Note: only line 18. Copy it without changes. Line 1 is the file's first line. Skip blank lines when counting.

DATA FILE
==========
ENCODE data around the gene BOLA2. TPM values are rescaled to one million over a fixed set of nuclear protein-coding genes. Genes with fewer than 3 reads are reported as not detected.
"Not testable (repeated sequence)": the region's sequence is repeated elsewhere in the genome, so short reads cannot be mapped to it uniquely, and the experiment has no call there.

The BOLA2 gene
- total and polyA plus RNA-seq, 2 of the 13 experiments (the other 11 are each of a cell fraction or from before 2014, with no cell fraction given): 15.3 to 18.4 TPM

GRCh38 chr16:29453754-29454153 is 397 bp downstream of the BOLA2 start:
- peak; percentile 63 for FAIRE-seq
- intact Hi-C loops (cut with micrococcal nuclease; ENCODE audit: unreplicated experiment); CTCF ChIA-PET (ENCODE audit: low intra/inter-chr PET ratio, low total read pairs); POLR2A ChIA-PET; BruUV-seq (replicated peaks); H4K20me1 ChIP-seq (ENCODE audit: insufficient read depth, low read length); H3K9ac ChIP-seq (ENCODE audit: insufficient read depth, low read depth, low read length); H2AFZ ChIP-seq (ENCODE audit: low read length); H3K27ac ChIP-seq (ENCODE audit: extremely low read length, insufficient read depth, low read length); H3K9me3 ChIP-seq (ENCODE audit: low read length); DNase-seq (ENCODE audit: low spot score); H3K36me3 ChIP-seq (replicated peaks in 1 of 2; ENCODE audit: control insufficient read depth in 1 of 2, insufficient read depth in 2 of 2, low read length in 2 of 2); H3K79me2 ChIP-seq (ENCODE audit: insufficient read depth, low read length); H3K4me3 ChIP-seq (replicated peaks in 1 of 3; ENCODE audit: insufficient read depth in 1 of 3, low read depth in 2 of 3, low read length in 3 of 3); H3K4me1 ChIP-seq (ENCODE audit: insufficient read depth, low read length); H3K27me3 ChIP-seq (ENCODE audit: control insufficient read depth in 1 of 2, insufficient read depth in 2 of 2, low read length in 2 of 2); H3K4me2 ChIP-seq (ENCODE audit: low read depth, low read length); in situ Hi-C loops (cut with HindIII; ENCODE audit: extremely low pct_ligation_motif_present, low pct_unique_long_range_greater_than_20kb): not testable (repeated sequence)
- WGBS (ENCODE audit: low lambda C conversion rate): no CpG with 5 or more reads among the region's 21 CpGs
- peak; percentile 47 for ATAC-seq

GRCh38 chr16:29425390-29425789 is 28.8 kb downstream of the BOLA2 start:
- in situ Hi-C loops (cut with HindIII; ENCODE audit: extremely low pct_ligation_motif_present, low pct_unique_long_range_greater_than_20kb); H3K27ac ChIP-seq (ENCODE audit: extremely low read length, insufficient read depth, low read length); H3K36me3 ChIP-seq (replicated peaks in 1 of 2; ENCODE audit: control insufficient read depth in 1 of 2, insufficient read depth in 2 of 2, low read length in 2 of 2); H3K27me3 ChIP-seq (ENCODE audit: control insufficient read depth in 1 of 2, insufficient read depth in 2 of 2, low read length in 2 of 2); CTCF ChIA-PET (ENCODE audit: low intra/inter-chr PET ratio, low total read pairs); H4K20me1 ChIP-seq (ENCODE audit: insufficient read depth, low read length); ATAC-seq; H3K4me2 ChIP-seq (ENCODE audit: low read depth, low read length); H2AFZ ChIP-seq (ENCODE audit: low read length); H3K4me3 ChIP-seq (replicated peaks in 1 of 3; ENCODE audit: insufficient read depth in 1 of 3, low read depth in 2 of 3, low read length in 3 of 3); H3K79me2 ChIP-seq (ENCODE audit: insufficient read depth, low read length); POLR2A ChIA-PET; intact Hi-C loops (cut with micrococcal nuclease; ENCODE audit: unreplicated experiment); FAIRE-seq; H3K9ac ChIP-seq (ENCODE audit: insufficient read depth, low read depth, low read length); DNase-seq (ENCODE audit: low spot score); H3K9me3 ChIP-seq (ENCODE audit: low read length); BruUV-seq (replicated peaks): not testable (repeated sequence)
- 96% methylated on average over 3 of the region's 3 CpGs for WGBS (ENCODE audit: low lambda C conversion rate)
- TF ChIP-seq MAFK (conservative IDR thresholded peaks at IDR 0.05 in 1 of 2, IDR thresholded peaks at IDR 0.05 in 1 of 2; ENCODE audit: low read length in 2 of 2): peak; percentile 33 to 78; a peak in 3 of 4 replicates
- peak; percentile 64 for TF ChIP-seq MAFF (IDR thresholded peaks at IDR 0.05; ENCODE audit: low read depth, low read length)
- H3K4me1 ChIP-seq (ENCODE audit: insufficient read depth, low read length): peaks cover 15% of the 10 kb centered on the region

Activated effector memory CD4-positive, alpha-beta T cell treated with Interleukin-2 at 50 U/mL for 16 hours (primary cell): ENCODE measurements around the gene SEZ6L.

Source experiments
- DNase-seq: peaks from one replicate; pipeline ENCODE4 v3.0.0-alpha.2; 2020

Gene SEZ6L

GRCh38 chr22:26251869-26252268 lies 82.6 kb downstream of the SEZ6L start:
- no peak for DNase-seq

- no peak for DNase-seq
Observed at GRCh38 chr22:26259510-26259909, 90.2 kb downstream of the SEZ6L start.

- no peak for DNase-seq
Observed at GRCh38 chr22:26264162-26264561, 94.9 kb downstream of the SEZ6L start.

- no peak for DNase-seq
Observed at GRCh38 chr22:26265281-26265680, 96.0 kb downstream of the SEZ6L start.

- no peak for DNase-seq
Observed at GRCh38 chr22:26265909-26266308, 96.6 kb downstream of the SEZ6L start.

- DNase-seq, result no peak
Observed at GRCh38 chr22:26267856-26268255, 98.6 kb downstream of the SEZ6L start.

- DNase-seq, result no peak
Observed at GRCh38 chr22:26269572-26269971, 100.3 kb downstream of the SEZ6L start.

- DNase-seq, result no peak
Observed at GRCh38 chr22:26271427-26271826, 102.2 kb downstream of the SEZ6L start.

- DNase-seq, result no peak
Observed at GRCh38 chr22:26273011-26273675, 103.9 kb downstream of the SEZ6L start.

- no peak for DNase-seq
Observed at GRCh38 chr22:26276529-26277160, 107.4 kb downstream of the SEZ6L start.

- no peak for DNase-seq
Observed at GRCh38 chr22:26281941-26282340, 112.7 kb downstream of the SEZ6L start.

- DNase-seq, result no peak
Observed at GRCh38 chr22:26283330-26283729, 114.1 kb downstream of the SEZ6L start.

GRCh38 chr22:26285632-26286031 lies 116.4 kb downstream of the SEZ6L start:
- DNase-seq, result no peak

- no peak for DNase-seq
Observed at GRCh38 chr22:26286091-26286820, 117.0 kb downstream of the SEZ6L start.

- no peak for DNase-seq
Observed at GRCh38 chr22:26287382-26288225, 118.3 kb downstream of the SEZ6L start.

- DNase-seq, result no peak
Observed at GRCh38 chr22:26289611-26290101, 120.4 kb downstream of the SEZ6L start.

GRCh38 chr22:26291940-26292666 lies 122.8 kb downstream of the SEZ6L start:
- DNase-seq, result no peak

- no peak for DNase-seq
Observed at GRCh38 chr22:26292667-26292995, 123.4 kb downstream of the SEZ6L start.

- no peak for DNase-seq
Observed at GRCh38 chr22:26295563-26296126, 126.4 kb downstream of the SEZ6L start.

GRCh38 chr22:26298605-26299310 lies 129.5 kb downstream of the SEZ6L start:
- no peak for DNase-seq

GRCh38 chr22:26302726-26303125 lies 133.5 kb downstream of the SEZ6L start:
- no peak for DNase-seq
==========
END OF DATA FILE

- DNase-seq: peaks from one replicate; pipeline ENCODE4 v3.0.0-alpha.2; 2020